Sunshine Lies - Matthew Sweet (mp3)
God's Got It - The Black Crowes (mp3)
You begin to realize this story is not entirely true. You begin to realize that the man, the storyteller, knowingly embellished or even fictionalized a portion of this story. And yet, parts of the story remain true, and its telling has unquestionably affected people for good, and its ripple effect of positivity cannot be questioned.
How big must the lies be before they become inexcusable, before the good accomplished is eclipsed by the interwoven acts of deception?
If you think I’m talking about Greg Mortenson and Three Cups of Tea, you’re only partly right. I could also be talking about Joseph Smith, or L. Ron Hubbard, or some could even say I’m talking about Jesus Christ himself.
60 Minutes did its expose, complete with damning info from investigative studpuppy Jon Krakauer. It took a few days of follow-up shock in newspapers and blogs, and then the invevitable backlash to the backlash began. If you read the comments section of the 60 Minutes link, a majority of the 376 (and counting) commenters are incensed that the show dared to investigate such a great hero.
That Mortenson has been the central figure in acts that have positively changed the lives of hundreds of people, possibly thousands, is indisputable. But couldn’t the same be said of Scientology? Or Latter Day Saints? Or Christianity?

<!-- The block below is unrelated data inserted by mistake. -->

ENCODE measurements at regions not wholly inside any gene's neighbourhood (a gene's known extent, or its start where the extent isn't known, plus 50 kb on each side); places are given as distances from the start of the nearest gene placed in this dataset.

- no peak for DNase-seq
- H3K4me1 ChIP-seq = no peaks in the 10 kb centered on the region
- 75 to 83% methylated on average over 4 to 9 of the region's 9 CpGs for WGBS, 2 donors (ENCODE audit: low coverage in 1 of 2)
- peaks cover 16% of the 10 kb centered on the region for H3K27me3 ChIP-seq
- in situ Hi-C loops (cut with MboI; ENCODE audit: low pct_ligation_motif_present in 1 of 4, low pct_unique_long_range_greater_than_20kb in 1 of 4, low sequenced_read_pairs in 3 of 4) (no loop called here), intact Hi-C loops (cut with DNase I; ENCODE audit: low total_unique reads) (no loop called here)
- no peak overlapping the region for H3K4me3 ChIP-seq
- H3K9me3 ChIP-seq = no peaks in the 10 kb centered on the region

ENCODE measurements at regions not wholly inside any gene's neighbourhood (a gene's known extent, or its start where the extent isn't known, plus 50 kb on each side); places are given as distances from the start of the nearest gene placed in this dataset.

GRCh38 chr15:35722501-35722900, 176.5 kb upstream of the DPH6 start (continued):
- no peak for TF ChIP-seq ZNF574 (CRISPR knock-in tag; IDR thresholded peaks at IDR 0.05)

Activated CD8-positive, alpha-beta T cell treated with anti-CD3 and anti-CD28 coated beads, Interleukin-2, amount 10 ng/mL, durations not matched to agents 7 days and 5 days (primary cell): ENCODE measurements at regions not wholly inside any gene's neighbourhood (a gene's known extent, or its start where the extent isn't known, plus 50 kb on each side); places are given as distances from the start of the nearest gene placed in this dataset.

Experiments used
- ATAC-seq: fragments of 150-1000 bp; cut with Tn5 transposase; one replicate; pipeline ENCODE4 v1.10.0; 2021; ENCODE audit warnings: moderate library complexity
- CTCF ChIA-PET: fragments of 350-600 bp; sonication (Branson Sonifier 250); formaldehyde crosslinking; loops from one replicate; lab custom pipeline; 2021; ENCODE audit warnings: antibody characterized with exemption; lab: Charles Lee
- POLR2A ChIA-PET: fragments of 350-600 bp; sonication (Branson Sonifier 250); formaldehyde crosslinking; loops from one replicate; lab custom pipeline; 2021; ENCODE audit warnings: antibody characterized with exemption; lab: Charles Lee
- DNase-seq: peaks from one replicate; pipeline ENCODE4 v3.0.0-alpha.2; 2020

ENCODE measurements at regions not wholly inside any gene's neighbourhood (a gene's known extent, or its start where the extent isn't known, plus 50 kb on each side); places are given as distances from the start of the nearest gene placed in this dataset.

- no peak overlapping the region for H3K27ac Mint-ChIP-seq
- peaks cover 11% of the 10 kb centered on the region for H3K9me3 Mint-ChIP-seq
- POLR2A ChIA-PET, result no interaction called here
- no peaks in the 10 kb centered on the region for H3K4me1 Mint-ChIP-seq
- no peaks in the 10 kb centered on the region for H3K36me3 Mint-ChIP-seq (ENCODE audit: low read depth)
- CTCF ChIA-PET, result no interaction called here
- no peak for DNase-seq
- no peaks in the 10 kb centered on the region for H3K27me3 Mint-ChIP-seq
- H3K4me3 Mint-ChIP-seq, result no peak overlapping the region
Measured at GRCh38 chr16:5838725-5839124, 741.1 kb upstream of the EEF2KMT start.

Sure, we can all talk about how these religions have caused problems or used deceptive practices or whatever, but it's also indisputable that they have positively changed the lives of thousands if not millions. Does all that positivity that make the Original Sin of foundational lies OK?
As a Christian, obviously, I don’t believe Jesus was a liar. As a non-Mormon and non-Scientologist, I believe Joseph Smith and L. Ron Hubbard very much were. Such is the unavoidable dividing line between believers and skeptics. Faith often requires us to believe true that which is difficult to accept as true.
Disclosure: This story hits very close to home.
Two years ago, a nearby school, a school my daughters will soon attend, put most of its focus on fundraising to help Mortenson’s organization build a school for girls in Afghanistan. They raised over $60,000. Mortenson even came to the school and spoke to them. Now there’s serious doubt the school was ever built, and even if it was, there’s doubt it’s being used as a school and not sitting empty or being used for storage.
When these students saw or were told about the 60 Minutes report, you can only imagine how devastated they were. Mortenson's defenders may be right in part -- we don’t know the extent of Mortenson’s deceptions and incompetencies -- but even the true believer must accept that he has overstated his accomplishments and understated his own profiteering. The most common defense: surely there are worse people out there for journalists to investigate.
Do the schools Mortenson actually built that have real girls in them excuse that he or his organization mishandled this school's $60,000, money raised for a specific purpose that was never met? If Bernie Madoff started a world-changing charitable foundation with the millions he bilked from unwitting investors, does that make him less of a thief?
Times like these, I wish reality were as easy as fiction. Is our sin here in making a hero out of a human, or is the sin that the human insisted on believing too much of his own hype? Can we ever get far enough past our own miserable flaws to do truly heroic things for very long, or if we keep flying, are we destined to eventually find ourselves a little too close to the sun?